Patients are responsible for meal planning, preparation, and following through with their treatment plan outside of therapy sessions. Monitoring of meals and behaviors is usually done by the individual or with the support of a therapist or outpatient team.

Outpatient treatment tends to be less expensive compared to inpatient treatment since individuals are not residing at a treatment facility. However, the cost can vary depending on the specific treatment program and services required.

Inpatient eating disorder treatment involves staying at a specialized treatment facility or hospital where individuals receive 24/7 care and supervision. Hospitalization and inpatient eating disorder treatment are similar in that they both involve staying in a specialized treatment facility or hospital. However, there are some differences between the two.

Hospitalization primarily focuses on providing acute medical care for individuals with severe eating disorders who require stabilization of medical complications. This may include addressing severe malnutrition, electrolyte imbalances, cardiac issues, or other life-threatening conditions related to the eating disorder. Hospitalization involves close monitoring of vital signs, laboratory values, and medical interventions to address immediate medical needs. It is typically a short-term intervention aimed at stabilizing the individual’s medical condition and addressing any immediate risks. Once the acute medical needs are addressed, the individual may be transitioned to inpatient or outpatient treatment for ongoing care.

On other hand, Inpatient Treatment at an Eating Disorder Treatment is typically longer-term compared to hospitalization. The duration can vary depending on the individual’s needs and the treatment program but often lasts several weeks to several months. Similarly, as in the Outpatient settings, It involves a multidisciplinary team of healthcare professionals, including therapists, psychiatrists, dietitians, and nurses. This team provides a range of therapies, including individual therapy, group therapy, family therapy, nutritional counseling, and psychiatric support. Inpatient treatment often serves as a steppingstone between hospitalization and outpatient treatment. It provides a structured and supportive environment to stabilize the individual’s condition before transitioning to a lower level of care.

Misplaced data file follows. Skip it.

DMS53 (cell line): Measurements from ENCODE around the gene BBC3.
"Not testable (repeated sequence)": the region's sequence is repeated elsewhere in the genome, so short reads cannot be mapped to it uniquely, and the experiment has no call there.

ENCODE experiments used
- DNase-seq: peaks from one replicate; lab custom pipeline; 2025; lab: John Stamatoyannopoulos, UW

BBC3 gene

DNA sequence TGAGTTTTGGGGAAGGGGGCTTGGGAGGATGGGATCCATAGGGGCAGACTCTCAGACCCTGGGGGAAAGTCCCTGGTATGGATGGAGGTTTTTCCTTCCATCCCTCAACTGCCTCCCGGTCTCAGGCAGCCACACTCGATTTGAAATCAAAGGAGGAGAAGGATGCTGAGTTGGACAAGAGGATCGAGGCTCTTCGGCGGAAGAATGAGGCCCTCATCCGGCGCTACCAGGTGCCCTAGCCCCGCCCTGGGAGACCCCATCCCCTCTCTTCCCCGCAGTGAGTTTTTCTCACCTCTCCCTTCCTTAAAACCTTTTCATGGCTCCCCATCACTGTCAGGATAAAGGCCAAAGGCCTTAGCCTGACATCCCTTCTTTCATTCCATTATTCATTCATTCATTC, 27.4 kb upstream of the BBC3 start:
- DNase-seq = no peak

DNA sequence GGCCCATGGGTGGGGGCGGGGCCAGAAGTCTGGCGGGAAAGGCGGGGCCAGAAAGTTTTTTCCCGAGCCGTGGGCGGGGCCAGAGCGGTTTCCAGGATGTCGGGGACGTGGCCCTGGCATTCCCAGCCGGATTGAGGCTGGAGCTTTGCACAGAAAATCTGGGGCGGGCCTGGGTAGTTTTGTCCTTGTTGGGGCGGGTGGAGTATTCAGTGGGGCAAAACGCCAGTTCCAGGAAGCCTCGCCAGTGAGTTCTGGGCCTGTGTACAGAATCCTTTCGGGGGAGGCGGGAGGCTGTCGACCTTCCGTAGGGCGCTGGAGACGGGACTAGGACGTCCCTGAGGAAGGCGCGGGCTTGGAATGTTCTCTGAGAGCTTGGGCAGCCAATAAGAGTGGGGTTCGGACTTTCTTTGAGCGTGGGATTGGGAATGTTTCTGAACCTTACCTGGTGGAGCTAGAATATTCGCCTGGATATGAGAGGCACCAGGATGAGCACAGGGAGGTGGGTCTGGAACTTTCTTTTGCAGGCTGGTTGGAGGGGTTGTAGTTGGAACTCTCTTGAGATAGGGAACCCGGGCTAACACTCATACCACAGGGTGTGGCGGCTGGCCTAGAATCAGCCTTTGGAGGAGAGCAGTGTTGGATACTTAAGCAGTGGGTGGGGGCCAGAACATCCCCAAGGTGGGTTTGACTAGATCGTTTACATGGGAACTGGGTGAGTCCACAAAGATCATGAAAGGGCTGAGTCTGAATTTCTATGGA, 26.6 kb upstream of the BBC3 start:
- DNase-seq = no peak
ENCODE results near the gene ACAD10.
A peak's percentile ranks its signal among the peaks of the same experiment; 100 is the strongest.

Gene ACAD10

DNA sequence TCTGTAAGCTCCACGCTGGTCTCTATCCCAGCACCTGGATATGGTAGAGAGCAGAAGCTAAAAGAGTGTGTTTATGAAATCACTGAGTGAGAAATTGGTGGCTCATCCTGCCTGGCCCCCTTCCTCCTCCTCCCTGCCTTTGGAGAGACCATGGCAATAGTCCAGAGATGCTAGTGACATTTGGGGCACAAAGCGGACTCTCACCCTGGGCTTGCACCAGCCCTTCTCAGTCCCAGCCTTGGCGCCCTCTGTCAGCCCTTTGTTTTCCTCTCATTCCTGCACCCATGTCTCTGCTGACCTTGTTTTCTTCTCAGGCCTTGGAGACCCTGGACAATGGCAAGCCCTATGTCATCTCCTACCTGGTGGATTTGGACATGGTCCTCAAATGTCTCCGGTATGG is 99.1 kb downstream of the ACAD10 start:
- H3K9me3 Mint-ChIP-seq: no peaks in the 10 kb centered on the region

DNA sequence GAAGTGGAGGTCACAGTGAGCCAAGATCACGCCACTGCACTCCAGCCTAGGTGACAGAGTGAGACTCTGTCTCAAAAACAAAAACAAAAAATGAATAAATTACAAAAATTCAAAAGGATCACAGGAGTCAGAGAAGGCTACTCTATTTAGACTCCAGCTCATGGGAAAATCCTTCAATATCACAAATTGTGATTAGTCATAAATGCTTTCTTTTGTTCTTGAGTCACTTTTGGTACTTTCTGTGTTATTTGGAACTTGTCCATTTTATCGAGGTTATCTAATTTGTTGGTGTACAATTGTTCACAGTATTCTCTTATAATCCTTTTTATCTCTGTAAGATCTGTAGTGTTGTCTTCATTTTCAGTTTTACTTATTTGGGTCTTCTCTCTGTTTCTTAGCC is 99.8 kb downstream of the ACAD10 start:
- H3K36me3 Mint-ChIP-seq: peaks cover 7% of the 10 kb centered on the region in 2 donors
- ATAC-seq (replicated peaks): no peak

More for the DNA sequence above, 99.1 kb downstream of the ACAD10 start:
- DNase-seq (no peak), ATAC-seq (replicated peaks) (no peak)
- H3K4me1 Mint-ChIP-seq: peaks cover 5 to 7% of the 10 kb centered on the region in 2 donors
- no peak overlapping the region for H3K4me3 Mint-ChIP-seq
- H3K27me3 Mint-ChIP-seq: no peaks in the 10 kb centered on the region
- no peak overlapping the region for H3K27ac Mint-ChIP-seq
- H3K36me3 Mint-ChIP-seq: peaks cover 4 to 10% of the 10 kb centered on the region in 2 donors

Nutrition Counseling for Eating Disorders

Nutrition counseling is a critical component of the treatment for eating disorders and is typically provided by a registered dietitian or nutritionist who specializes in working with individuals with eating disorders. It is typically integrated into a comprehensive treatment approach that includes psychotherapy, medical management, and support from a multidisciplinary team.

One of the primary goals of nutrition counseling is to help individuals establish regular and balanced eating patterns. This involves creating structured individualized meal plans that include a variety of foods from different food groups, ensuring adequate nutrition and energy intake while taking into account each individual nutritional needs, preferences, and specific challenges related to their eating disorder.

Nutrition counseling helps individuals gradually confront and challenge fear foods or food rules that are associated with their eating disorder. This is done in a supportive and structured manner, with the guidance of the nutritionist, to help individuals overcome food-related anxieties and establish a healthier relationship with food.

Nutrition counseling often incorporates discussions on body image and mindful eating practices. It aims to promote body acceptance, self-compassion, and a balanced approach to food choices and eating behaviors.

photo of LifeStance provider Jill Matusek, PhD
Medically Reviewed By:
Jill Matusek, PhD
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Dr. Matusek has published and presented internationally on eating disorders and other mental health issues. In addition to eating disorder treatment, her specialty areas of interest are anxiety and mood disorders, women’s issues, and spiritual concerns.